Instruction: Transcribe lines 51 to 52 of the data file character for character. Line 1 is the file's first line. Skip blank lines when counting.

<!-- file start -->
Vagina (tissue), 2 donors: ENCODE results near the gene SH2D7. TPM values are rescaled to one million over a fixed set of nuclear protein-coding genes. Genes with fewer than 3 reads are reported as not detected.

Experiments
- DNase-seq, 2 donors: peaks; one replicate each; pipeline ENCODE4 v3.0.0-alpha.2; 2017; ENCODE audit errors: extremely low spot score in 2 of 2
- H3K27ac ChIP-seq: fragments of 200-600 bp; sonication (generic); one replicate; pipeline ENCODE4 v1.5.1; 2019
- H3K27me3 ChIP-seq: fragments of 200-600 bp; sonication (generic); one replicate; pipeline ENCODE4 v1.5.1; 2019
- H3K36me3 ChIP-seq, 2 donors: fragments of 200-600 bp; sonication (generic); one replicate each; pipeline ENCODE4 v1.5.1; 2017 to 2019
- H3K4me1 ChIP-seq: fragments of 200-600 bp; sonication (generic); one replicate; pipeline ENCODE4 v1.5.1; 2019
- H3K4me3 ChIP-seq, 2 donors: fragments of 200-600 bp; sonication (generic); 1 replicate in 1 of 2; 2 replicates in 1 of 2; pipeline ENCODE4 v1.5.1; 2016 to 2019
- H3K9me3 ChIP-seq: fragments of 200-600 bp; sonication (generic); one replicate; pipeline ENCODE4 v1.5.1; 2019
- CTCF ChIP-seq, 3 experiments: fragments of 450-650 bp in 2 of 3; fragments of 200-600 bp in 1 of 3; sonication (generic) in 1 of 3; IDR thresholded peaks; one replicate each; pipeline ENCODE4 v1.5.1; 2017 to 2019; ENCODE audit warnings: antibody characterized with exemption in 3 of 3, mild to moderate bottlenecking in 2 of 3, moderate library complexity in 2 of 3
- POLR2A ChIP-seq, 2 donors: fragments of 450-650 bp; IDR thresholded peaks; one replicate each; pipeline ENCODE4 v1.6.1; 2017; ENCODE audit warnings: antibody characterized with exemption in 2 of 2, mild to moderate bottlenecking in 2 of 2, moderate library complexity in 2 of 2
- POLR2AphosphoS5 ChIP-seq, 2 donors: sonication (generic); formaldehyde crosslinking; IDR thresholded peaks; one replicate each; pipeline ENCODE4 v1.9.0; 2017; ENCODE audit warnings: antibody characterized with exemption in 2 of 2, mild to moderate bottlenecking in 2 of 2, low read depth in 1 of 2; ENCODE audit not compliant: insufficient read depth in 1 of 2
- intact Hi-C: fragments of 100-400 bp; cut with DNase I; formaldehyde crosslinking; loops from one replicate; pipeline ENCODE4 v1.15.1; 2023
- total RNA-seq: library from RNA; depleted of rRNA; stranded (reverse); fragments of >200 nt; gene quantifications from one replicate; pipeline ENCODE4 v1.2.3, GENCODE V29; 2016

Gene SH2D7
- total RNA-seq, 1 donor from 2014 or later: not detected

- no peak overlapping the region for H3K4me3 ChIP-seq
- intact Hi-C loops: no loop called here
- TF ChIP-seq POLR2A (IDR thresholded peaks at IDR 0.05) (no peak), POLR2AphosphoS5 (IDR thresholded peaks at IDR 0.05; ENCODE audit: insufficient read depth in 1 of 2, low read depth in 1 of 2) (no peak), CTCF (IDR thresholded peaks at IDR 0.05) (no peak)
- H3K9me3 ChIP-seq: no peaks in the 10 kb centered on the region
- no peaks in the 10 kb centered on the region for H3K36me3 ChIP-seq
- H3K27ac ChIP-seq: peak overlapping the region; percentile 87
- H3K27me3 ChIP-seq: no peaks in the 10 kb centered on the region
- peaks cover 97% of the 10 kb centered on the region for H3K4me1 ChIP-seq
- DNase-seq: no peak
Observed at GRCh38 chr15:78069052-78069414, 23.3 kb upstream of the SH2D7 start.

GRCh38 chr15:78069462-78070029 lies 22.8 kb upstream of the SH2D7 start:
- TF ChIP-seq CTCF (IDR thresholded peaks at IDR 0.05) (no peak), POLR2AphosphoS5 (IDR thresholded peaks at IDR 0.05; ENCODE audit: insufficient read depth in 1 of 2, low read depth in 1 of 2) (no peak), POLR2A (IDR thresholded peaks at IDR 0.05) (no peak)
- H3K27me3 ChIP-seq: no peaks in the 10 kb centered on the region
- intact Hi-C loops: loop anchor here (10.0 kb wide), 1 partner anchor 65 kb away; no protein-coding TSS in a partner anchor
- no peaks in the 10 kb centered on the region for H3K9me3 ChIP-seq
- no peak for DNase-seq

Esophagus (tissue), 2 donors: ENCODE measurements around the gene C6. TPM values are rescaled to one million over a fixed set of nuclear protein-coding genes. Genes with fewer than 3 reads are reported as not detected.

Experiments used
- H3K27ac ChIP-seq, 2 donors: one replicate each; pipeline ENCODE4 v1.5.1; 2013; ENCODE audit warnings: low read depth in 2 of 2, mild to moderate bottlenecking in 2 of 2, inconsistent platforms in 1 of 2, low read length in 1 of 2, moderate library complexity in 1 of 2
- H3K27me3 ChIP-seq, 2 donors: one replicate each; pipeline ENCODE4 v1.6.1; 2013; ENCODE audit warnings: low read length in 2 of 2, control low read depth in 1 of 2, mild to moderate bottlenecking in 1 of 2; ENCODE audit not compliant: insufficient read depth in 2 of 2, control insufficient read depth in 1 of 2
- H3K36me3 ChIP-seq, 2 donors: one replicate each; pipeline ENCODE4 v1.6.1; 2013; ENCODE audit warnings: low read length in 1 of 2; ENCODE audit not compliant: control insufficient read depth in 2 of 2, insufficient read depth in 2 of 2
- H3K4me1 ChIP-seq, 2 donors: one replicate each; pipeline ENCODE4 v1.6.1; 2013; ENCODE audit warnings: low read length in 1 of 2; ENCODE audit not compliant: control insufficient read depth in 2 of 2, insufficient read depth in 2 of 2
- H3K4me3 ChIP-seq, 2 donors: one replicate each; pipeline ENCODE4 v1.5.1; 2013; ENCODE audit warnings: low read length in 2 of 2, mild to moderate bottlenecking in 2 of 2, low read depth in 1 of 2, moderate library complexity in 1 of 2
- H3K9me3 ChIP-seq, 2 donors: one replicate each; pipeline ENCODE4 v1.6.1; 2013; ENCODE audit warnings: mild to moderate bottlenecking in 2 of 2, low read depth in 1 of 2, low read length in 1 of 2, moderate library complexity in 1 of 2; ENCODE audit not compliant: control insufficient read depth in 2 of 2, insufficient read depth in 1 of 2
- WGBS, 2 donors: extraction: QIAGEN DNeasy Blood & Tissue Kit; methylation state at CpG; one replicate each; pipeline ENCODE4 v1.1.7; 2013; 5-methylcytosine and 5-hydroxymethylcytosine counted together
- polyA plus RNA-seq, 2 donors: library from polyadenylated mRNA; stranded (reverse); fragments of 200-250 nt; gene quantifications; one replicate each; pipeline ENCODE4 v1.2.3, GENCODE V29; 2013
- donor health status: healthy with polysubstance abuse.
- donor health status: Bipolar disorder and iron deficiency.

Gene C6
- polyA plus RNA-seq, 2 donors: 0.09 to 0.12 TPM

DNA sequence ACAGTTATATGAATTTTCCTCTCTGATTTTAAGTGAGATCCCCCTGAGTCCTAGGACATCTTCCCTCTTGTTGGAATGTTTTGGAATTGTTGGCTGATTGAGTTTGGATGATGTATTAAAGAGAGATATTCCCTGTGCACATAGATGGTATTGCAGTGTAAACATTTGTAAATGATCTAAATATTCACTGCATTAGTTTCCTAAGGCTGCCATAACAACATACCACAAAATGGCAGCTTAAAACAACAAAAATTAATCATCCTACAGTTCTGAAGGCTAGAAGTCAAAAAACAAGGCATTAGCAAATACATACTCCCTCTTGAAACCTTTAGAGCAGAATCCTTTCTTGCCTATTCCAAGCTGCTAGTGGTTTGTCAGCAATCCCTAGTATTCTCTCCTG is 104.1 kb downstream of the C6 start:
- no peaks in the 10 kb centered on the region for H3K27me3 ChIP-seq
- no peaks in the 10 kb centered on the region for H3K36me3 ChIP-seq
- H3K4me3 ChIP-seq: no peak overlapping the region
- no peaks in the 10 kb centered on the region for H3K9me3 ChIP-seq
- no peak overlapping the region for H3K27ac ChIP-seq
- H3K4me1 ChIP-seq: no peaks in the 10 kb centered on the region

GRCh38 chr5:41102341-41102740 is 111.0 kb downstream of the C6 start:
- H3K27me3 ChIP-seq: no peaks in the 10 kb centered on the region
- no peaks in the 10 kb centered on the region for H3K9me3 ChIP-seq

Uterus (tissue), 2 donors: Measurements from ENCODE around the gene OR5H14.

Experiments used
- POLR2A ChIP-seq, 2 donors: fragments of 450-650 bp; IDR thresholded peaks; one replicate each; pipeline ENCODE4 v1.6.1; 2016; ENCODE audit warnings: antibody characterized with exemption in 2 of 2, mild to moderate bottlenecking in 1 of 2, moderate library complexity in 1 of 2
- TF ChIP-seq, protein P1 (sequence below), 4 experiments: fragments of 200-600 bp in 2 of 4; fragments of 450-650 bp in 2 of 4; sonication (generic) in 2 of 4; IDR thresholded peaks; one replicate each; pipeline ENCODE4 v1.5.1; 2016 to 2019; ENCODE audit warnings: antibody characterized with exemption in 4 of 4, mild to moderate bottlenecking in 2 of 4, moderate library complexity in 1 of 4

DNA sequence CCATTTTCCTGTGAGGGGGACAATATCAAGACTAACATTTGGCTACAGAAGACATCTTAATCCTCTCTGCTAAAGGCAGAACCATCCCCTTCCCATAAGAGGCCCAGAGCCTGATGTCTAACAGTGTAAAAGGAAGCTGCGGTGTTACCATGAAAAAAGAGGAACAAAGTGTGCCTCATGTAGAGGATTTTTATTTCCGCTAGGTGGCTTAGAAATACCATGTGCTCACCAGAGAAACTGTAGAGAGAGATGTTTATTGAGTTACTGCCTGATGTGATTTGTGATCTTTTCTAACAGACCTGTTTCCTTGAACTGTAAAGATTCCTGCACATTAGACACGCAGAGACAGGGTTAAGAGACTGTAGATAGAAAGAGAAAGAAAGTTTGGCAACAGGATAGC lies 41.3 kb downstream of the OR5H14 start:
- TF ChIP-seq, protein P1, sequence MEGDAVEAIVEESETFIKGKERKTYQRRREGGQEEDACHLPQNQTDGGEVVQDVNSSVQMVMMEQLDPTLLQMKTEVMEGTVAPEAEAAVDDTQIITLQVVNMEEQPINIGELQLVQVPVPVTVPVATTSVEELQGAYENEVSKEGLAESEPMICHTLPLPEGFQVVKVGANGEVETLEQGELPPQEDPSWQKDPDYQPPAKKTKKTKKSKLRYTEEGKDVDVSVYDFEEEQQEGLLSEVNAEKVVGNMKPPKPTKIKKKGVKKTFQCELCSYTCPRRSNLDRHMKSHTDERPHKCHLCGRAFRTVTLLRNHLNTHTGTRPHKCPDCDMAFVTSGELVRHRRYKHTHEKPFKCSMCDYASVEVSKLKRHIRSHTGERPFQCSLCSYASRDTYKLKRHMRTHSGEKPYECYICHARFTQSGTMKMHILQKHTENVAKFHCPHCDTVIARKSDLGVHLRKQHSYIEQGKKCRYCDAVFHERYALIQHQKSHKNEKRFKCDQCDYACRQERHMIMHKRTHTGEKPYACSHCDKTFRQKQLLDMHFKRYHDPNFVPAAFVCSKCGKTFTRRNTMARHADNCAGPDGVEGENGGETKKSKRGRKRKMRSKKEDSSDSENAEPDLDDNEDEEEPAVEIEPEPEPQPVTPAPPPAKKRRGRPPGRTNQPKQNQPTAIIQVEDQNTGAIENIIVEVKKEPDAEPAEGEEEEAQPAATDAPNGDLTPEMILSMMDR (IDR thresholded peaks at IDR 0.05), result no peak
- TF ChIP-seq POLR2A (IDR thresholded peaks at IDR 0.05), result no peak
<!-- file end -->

- no peaks in the 10 kb centered on the region for H3K9me3 ChIP-seq
- no peak overlapping the region for H3K27ac ChIP-seq